Research outline - Molecular Neuropathology Laboratory

Within: Bosch Institute, Discipline of Pathology

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Overview of research program

Epigenetics of human gliomas

This project is examining DNA changes associated with gene silencing (DNA methylation) in specific chromosomal regions of human brain tumours (oligodendrogliomas). Using DNA microarray technology we have produced a comprehensive ‘map’ of the regions commonly affected in oligodendrogliomas, identifying genes which have been consistently silenced, and hence are likely important in tumour formation.

Histopathology of oligodendroglioma

Histology of normal brain white matter (A) and of a Grade II oligodendroglioma (B).
Oligodendrogliomas are diffuse infiltrative tumours characterised by cells morphologically resembling oligodendrocytes with a perinuclear halo (“fried egg” appearance).

Combined bisulphite restriction analysis (COBRA) for methylation

The methylation status of a gene in a tumour sample can be determined by restriction digest profiles.
Restriction endonucleases specific for methylated DNA sequences (bisulphite converted) are used to digest PCR amplicons from a tumour sample.
Positve (Pos) and negative (Neg) methylated controls (Meth Ctrl) and the molecular weight (MW) marker are indicated.

Prognostic molecular markers in gliomas

Co-deletions of the short arm of chromosome 1 (1p) and the long arm of chromosome 19 (19q) in gliomas is associated with prolonged survival time and better response to adjuvant therapy. We are investigating ways to simply and inexpensively assay these chromosomal deletions in brain tumours.
We are also actively searching for novel prognostic markers that may be helpful in guiding therapeutic decisions in glioma patients.

microscopy images

Fluorescence in situ hybridisation with probes that bind to each arm of chromosomes 1 and 19 can be used to visualise the loss of 1p and 19q in tumour cells.

Small non-coding RNAs in schizophrenia

Schizophrenia is a common and devastating disease with an inherited component, but which has so far eluded attempts to identify common molecular aberrations associated with its onset. We are interested in the possible contribution of disordered small regulatory RNAs in this disease. These non-coding RNAs are recently discovered classes of RNA molecules that act in complex networks to influence gene expression at both the DNA and RNA level. They are highly expressed in the brain and provide a mechanism to link environmental experiences with the genome.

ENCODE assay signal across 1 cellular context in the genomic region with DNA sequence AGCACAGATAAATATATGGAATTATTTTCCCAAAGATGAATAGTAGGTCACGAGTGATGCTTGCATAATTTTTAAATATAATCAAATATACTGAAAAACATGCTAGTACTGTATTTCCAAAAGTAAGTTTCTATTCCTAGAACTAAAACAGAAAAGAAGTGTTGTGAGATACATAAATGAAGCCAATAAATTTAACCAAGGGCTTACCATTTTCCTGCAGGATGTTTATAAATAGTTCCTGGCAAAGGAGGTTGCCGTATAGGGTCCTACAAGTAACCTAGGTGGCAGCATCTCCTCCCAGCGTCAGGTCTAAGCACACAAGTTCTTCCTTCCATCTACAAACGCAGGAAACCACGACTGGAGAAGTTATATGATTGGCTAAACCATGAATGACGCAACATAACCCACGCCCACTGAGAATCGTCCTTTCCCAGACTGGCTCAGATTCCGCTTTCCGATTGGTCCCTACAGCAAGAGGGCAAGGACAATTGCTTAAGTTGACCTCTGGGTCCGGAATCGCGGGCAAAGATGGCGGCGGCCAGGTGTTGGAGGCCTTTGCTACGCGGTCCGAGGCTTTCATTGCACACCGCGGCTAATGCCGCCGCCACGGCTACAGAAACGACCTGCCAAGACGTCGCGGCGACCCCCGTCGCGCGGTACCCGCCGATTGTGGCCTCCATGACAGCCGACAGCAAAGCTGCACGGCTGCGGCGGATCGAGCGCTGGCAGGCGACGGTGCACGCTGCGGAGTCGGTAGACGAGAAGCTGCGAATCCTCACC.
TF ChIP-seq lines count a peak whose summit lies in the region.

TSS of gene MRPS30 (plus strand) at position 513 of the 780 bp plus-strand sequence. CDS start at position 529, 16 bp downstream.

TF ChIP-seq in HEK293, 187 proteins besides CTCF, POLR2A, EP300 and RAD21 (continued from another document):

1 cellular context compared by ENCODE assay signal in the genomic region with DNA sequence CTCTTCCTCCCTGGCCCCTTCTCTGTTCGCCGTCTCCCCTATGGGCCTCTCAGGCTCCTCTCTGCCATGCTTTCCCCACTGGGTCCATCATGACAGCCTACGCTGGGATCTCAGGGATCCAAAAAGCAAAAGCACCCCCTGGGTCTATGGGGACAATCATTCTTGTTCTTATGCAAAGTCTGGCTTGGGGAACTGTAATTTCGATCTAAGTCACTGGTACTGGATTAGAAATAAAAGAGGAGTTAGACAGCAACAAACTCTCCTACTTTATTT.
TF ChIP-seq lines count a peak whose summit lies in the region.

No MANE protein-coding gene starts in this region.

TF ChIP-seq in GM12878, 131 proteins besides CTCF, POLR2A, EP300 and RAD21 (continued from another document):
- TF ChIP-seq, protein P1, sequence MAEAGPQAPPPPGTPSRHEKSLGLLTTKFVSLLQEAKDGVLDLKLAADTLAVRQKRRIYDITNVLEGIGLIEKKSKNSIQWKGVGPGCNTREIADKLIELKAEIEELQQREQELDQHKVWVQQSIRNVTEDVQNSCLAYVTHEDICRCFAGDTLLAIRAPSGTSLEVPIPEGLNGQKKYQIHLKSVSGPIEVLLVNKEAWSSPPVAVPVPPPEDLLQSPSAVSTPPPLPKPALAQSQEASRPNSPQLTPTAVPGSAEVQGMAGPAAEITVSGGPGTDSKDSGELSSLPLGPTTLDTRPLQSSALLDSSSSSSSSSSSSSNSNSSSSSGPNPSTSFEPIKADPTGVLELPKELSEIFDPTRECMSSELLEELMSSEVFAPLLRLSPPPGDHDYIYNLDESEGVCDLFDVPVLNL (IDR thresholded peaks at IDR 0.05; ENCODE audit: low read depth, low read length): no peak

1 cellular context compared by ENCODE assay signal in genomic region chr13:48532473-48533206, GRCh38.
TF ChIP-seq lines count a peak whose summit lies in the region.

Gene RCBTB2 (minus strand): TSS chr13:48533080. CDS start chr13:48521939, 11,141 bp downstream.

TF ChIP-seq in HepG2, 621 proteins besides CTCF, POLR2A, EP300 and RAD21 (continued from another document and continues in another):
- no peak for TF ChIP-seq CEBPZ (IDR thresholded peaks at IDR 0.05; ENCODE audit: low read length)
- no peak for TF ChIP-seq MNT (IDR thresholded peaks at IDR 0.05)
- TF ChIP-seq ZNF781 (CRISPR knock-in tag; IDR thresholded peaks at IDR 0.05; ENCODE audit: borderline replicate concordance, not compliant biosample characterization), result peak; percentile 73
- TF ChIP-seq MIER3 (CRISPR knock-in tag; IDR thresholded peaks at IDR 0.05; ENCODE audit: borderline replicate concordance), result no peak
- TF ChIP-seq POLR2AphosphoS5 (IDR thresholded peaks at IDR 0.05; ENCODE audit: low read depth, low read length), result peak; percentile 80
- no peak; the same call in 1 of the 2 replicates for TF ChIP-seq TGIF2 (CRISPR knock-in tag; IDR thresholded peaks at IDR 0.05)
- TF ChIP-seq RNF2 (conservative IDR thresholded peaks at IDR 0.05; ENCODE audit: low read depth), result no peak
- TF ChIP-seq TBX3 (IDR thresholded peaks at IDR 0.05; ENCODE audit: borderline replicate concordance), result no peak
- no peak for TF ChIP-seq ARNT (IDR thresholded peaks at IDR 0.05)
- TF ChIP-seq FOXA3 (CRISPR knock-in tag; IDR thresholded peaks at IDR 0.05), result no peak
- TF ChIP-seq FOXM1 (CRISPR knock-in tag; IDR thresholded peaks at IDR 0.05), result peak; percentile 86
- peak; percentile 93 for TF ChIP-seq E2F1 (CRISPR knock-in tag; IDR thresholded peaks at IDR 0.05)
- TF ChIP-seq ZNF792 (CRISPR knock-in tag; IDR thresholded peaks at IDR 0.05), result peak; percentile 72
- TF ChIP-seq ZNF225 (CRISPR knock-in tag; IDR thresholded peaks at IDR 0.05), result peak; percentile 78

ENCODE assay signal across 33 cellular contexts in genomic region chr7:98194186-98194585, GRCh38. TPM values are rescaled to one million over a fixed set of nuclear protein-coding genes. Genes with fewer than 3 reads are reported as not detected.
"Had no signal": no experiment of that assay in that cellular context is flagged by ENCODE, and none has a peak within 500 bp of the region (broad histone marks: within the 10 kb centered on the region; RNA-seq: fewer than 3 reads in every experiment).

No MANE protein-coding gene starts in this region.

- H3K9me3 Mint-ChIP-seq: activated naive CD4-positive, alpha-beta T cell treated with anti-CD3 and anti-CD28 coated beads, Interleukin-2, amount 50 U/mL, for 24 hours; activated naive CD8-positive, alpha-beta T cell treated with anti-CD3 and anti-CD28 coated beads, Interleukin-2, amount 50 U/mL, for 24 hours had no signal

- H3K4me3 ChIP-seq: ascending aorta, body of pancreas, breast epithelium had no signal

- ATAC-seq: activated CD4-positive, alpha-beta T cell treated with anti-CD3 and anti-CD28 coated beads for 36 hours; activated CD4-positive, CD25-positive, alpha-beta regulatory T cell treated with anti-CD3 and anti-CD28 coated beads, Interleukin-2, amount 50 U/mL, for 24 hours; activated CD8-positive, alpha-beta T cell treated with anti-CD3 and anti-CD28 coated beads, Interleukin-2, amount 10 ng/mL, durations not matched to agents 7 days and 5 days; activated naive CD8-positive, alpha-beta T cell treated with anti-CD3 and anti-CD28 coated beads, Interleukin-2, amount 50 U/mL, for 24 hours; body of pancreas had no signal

Their role in numerous disease processes is only now being elucidated.

Royal Prince Alfred Hospital (RPAH) and University of Sydney brain tumour and tissue bank

Established in 2006, with the support of RPAH Departments of Neuropathology and Neurosurgery, the bank collects neurosurgical tissue not required for diagnostic purposes to store it for use in medical research. Banking of tissue requires full informed consent from patients and/or their families.
The bank has full ethics approval from the Ethics Review Committee (RPAH Zone) of the Sydney South West Area Health Service.

Major funding sources

  • NSW Cancer Institute, Clinical Research Fellowship
  • Pfizer Neurosciences Research Grant
  • St. Vincent's Clinic Foundation Research Grant

Selected publications

Bobryshev, Y., Tran, D., Killingsworth, M., Buckland, M., Lord, R. Dendritic Cell-Associated Immune Inflammation of Cardiac Mucosa: A Possible Factor in the Formation of Barrett's Esophagus. Journal of gastrointestinal surgery : official journal of the Society for Surgery of the Alimentary Tract. 2009; 13:442-50.

Gilbert, D., Buckland, M., Abi-Hanna, D. Education and imaging. Gastrointestinal: Upper gastrointestinal bleeding after radiation microspheres. Journal of gastroenterology and hepatology. 2009; 24:324.

Leecy, T., Buckland, M., Turner, J., Earls, P. The use of immunohistochemistry in the diagnosis of primary salivary duct carcinoma: three case reports. Pathology. 2008; p. 434-7.

Stankovic, R.K., Chung, R.S., Penkowa, M. Metallothioneins I and II: neuroprotective significance during CNS pathology. Int. J. Biochem. Cell. Biol. 2007; 39:484-9.

Newland, L., Walsh, A., Gilbert, D., Buckland, M. Selective internal radiation therapy: a case of SIR-Sphere associated duodenal ulceration. Pathology. 2007; p. 526-528.

Buckland, M., Leahy, B., Lukeis, R., Suter, M., Turner, J., Morey, A. Molecular testing for paraffin embedded material. Pathology. 2006; p. 602.

Stankovic, R.K., Li, Z. Decreased neurofilament density in large myelinated axons of metallothionein-I, II knockout mice. Neurosci. Lett. 2006; 402:1-6.

Liu X.F., Moon H., Buckland M., Cunningham A., Zhou M.-D., and Graham R. Genetic disruption of the neuregulin cytoplasmic tail leads to loss of function. Proceedings of the National Academy of Science, USA. 1999; 95(22); 13024-9.

Buckland, M. and Cunningham, A. M. Expression of the neurotrophic factors BDNF, CNTF and GDNF in the normal and regenerating olfactory system. 1999; NY Annals Sci. 30:855:260-5.

Buckland, M. and Cunningham, A.M. Changes in expression of BDNF, CNTF and GDNF in the regenerating olfactory neuroepithelium. Neuroscience. 1999; 90(1):333-47.

Major collaborations

  • A/Prof Reginald Lord, St Vincent's Centre for Applied Medical Research, Darlinghurst, Sydney
  • Professor David Martin, CHORI, California, USA ,
  • Professor Mahlon Johnston, URMC, Rochester New York, USA.